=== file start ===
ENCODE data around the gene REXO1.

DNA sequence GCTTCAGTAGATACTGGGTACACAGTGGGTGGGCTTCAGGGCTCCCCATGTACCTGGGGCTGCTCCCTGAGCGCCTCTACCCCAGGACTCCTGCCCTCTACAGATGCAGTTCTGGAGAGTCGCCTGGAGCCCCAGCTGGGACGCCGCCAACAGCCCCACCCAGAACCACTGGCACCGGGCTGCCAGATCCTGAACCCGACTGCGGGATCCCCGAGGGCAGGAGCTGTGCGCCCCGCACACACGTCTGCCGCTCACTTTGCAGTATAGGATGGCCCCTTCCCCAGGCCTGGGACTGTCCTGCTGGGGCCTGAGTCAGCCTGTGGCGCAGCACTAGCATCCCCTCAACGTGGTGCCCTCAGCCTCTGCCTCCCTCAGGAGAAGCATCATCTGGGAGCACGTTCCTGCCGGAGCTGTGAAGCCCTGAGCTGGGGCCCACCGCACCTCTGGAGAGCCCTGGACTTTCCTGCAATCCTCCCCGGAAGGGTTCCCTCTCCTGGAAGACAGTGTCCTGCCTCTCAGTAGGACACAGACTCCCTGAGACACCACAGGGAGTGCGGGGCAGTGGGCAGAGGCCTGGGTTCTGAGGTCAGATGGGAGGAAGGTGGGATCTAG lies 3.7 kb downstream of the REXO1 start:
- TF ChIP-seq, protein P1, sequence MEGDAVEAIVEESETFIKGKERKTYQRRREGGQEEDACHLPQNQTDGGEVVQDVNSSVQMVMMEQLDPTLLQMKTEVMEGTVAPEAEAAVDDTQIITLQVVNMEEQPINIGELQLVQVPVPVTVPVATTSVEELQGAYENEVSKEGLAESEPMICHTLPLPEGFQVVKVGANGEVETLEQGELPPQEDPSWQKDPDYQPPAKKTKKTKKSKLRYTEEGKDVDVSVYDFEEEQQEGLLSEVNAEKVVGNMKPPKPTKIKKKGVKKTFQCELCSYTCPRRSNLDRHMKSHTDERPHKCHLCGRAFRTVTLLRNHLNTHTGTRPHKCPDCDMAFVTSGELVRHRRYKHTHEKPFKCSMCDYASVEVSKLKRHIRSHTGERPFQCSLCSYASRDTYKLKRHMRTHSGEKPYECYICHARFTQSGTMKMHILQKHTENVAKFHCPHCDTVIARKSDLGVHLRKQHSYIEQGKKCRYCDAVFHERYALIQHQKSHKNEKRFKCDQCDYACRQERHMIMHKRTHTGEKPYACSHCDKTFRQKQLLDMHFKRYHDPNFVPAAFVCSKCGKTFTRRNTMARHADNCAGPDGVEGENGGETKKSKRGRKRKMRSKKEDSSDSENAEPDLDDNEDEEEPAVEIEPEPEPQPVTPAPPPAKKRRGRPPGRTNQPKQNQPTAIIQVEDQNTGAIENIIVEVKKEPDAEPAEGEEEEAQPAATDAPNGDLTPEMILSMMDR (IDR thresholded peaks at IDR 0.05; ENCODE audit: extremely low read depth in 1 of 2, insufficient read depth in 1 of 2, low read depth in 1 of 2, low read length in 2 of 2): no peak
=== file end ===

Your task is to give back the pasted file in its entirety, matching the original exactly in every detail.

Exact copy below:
ENCODE data around the gene REXO1.

DNA sequence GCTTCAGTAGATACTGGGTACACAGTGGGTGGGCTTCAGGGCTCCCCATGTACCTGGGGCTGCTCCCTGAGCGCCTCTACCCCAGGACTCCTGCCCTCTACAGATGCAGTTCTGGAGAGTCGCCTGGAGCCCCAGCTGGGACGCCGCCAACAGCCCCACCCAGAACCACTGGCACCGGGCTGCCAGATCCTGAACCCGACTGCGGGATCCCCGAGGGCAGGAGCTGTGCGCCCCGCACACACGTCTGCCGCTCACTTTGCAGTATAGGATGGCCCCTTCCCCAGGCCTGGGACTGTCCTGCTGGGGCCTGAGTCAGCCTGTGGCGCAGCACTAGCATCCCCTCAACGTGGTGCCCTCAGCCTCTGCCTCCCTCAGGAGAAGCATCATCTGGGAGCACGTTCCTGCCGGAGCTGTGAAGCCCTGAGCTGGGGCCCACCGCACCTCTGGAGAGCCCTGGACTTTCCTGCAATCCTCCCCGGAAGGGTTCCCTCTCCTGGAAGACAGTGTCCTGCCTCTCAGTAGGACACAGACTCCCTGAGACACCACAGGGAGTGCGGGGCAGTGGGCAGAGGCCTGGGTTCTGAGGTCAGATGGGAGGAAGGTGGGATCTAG lies 3.7 kb downstream of the REXO1 start:
- TF ChIP-seq, protein P1, sequence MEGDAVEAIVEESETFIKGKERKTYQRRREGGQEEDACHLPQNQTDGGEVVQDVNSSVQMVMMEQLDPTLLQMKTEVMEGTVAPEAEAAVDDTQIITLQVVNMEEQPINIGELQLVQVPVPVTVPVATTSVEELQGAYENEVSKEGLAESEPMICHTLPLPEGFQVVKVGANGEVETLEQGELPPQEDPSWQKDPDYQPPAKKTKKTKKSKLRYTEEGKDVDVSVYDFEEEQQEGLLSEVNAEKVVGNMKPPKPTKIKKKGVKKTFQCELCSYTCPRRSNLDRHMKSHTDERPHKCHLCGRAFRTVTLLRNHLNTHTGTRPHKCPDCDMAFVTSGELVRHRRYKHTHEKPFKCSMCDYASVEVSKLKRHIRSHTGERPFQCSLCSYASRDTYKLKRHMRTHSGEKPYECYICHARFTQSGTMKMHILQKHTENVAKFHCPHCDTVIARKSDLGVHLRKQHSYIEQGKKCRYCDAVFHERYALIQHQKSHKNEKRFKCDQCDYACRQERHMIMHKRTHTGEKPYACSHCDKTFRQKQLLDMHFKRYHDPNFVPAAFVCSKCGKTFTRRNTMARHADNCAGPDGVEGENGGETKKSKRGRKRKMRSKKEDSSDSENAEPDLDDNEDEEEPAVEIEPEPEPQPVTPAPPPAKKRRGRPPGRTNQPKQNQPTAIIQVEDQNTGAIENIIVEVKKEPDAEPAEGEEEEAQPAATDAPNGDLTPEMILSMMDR (IDR thresholded peaks at IDR 0.05; ENCODE audit: extremely low read depth in 1 of 2, insufficient read depth in 1 of 2, low read depth in 1 of 2, low read length in 2 of 2): no peak